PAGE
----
You’ll need to look at a few factors before you can come up with what will be a ballpark figure here.

  • Consider the location before setting an asking price. A home that is closer to transportation routes shopping and schools will net you a bigger price when you go to sell.
  • Renovations and upgrades can make a difference but you’ll need to be careful with these. For example, HGTV reports that a kitchen renovation has an ROI of somewhere between 75 and 100%.
  • Along with some other factors, there’s an element of seasonality. Selling during the warm weather is preferred. You’re also more than likely to get market value and above when you list before school starts.

Remember, there are closing costs and some other ones that will eat into your sale profits. Like taxes.

What Are The Taxes That Need To Be Paid?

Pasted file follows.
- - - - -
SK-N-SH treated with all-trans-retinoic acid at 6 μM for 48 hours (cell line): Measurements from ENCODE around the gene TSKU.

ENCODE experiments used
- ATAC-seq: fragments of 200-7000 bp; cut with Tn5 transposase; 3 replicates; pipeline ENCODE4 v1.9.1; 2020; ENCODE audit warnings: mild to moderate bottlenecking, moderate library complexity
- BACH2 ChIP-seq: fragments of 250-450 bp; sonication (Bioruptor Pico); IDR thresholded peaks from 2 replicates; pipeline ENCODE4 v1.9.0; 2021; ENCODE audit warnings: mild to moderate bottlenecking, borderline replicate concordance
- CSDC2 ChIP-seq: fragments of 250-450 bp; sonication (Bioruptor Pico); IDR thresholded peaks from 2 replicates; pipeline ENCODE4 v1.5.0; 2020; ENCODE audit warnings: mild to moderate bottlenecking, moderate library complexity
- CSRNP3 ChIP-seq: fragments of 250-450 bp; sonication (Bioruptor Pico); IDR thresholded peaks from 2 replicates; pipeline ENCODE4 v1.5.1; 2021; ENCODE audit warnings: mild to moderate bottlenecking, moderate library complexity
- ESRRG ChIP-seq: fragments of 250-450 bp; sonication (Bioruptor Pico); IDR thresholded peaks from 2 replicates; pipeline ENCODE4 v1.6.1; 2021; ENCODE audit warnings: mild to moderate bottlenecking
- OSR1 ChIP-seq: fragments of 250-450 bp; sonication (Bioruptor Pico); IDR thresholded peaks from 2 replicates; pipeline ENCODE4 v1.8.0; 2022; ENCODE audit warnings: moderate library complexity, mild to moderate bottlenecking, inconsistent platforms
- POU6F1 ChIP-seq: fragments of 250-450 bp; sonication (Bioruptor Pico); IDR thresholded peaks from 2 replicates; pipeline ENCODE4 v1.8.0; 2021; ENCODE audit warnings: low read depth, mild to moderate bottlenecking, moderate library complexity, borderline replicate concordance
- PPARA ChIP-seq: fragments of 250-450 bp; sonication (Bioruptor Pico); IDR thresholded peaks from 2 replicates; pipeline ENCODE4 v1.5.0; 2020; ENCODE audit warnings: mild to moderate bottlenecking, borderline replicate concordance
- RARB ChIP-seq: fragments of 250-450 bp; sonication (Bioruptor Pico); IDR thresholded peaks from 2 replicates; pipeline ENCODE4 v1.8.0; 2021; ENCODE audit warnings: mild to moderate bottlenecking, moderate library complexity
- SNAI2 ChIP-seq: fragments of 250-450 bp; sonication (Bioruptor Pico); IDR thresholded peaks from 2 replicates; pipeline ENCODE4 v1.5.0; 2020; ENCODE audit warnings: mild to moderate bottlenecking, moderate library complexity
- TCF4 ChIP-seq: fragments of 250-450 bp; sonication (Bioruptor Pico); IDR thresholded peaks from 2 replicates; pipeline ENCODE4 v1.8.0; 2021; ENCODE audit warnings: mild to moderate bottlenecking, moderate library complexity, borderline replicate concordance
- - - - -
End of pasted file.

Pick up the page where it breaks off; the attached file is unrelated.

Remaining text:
First off, there’s no capital gains tax if the property you’re selling is a principal residence. In Ontario, the buyer pays the Land Transfer Tax, not the people selling.

Then there’s the HST. That tax doesn’t apply on resale properties.  

Finally, if you’re buying and selling homes as part of a business, the CRA will charge you the usual tax rates.

Remember, getting the timing right is a big part of selling your house for market value. 

When Is The Best Time To Sell Your Home?

If you can, the best time to sell is in the Spring and Summer. Specifically, the beginning of May, or aim to list your home on a Friday or Saturday somewhere between April and June. Remember, buyers love to come to open houses in nice weather.   

Mortgage Broker Store is a cash home buyer serving several locations in the GTA. Call 416-499-2122 or email ron@mortgagebrokerstore.com for some free advice. Our team has 34 years of experience. 

About Jonathan Alphonso

Mortgage Agent, Web Developer, and Real Estate Investor. Together with Ronald Alphonso I run MortgageBrokerStore.com. I write about a variety of topics on Canadian mortgages and real estate. Our particular specialty is dealing with Ontario power of sale and foreclosure situations.